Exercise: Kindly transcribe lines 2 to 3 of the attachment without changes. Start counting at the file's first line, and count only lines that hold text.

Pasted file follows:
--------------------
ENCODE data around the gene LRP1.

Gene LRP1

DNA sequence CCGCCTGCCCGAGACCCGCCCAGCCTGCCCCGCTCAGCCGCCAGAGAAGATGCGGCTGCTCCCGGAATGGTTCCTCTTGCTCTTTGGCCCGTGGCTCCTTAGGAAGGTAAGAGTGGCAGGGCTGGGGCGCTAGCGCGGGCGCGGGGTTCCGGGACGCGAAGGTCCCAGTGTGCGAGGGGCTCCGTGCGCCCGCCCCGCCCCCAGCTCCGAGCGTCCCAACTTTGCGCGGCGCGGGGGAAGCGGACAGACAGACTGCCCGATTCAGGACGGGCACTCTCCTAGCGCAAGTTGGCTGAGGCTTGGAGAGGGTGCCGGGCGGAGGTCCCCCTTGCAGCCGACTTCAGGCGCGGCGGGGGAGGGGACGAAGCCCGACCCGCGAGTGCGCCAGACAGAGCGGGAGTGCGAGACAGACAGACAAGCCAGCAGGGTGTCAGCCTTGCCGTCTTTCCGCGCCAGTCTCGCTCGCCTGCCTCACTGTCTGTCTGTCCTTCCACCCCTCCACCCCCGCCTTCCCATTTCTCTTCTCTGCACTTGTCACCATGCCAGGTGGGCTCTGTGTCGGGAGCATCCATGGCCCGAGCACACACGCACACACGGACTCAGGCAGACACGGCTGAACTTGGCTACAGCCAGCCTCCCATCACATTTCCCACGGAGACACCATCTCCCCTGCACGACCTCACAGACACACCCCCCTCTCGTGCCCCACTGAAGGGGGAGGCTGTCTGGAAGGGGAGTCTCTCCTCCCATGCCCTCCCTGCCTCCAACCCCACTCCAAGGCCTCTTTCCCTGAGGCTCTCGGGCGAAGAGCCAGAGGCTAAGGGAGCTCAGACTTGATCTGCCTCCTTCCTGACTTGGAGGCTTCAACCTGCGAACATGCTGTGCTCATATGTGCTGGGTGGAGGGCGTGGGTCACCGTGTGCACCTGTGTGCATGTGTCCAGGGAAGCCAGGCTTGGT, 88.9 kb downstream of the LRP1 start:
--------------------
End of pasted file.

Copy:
Gene LRP1

DNA sequence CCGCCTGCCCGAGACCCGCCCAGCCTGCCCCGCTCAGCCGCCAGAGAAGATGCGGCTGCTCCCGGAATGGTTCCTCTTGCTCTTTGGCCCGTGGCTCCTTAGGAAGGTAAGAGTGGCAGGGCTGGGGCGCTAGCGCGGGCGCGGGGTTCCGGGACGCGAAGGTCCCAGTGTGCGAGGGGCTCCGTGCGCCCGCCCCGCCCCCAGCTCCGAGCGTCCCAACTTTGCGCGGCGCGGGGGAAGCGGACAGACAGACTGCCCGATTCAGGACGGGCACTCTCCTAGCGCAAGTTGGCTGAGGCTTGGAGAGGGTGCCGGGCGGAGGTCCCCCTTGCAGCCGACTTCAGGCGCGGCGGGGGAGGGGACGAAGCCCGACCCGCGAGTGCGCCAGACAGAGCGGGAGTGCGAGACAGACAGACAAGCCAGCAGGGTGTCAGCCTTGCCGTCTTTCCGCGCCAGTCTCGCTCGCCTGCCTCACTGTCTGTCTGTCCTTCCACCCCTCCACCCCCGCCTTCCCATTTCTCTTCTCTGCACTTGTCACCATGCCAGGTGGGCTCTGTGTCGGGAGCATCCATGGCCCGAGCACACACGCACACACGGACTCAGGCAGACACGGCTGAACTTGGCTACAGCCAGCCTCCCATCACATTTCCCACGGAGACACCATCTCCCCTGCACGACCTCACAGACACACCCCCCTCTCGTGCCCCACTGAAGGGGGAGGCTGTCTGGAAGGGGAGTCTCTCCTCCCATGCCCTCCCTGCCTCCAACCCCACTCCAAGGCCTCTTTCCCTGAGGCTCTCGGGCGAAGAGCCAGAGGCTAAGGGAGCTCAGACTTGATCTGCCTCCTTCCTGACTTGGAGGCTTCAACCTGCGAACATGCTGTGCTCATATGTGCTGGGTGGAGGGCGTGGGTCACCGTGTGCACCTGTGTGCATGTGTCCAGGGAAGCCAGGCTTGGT, 88.9 kb downstream of the LRP1 start: